Aussies in affluent suburbs have lower credit scores, study shows

Living in an affluent suburb is not necessarily an indicator of financial savvy and in fact rural Aussies come out on top as far as good credit goes, according to new data from

Data from the fourth annual Veda Australian Credit Scorecard, taking into account 2 million VedaScores from across the country, showed a correlation between property prices and credit scores.

In rural areas, where housing prices are lower, credit scores tended to be higher. Inner city residents, on the other hand, had lower credit scores and are facing much higher median property prices.

In NSW, for example, Darlinghurst, which has a median house price of $1.78 million, is home to residents with a low average credit score of 738. McGraths Hill in the outer suburbs of NSW, on the other hand, has a median property price of just $682,000, but an average credit score of 787.

Victoria shows much the same trend - in Lilydale, where the median house price hovers around $624,000, the average credit score is 789, while South Yarra in Melbourne City has a much higher median house price of $1.46 million and a lower average credit score of 739.

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Luke Keller, CEO of said that the research “showed that with some of Australia’s wealthiest suburbs on the lower end of the ratings, this wealth may not be all that it seems.”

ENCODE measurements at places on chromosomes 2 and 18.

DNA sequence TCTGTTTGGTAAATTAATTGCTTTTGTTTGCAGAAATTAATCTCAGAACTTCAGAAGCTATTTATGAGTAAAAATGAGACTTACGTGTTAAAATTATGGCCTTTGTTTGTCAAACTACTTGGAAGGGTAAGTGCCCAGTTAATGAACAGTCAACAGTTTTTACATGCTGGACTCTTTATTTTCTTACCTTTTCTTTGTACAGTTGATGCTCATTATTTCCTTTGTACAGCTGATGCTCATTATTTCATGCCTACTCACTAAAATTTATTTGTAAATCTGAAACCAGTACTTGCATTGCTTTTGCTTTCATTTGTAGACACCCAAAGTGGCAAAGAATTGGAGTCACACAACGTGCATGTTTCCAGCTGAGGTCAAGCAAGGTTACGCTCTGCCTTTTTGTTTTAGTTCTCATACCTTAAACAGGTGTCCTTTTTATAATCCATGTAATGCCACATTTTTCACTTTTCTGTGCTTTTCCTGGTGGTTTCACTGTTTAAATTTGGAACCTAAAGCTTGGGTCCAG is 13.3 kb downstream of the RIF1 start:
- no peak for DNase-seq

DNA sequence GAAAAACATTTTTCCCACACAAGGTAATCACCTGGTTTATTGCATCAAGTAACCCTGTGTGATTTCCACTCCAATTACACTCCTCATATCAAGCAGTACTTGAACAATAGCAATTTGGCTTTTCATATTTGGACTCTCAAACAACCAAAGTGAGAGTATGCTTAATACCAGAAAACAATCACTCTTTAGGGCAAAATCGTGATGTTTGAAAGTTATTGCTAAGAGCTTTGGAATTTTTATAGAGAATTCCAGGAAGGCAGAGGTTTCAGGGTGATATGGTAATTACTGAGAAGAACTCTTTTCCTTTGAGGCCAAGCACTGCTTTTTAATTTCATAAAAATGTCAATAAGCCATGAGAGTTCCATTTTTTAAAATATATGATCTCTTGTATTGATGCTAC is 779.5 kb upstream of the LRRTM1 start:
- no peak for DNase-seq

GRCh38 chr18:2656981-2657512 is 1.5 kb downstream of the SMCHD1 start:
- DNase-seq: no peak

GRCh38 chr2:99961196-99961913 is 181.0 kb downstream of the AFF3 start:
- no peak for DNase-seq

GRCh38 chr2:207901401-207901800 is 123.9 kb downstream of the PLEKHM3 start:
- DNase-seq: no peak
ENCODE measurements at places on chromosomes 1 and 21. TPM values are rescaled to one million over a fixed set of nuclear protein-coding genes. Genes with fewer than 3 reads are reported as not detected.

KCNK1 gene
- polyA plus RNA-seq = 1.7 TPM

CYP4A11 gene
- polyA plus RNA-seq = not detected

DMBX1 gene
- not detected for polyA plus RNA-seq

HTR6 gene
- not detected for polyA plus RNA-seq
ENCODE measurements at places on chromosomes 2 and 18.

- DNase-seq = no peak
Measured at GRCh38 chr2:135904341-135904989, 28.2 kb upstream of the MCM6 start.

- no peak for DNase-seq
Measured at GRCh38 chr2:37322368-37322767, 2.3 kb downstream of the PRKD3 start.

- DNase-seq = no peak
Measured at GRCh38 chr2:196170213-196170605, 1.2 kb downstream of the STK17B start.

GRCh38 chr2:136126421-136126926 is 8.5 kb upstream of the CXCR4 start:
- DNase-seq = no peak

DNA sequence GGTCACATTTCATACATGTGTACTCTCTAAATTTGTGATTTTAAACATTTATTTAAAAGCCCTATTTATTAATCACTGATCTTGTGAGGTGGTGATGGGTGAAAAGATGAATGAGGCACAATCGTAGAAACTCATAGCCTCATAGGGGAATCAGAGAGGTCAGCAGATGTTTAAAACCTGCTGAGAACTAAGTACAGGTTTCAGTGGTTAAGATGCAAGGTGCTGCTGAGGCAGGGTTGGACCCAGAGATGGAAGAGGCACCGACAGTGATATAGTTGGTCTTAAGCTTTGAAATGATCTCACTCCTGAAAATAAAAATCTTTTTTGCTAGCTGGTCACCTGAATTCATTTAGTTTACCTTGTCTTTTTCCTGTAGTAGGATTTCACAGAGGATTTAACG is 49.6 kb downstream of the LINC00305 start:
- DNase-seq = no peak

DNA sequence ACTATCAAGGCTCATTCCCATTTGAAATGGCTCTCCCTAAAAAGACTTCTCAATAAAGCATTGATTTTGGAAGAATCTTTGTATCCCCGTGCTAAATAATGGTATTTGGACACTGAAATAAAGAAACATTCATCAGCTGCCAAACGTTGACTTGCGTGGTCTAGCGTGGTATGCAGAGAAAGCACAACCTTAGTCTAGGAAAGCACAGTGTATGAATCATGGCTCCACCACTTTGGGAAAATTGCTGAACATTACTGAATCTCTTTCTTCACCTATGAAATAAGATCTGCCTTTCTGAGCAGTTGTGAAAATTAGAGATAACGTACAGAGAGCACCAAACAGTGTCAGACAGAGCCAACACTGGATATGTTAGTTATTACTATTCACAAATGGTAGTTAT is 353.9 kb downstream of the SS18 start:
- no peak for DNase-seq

The data certainly seems to suggest that households spending more on property and managing larger mortgages are not as financially stable as those borrowing smaller amounts.

And it’s no wonder, when Mozo’s home loan calculator shows that on a home loan with a low rate of 3.59%, there could be a more than $520,000 difference between a 30 year mortgage to buy a property in Lilydale, as opposed to one in South Yarra.

Credit scores were also split along gender lines and generations, with women having generally higher scores than men, though interestingly, while men’s credit scores increased with age, women’s tended to decrease.

Credit scores by gender and generation

Gen Y (18-34)30422
Gen X  (35-44)28937
Baby Boomers (45-64)25175
Builders (65+)156170

“There is real value having a strong credit score as it can affect you and your future financial options. With many Australians confused as to what affects their credit scores, greater self-education is needed on individual credit histories so Australians can begin to improve their credit rating,” Keller said.

One of his tips for improving your credit score was to keep track of credit commitments. In order to do so effectively, it’s a good idea to regularly review your credit cards and home loan to check you’re getting the best deal on the market at the moment.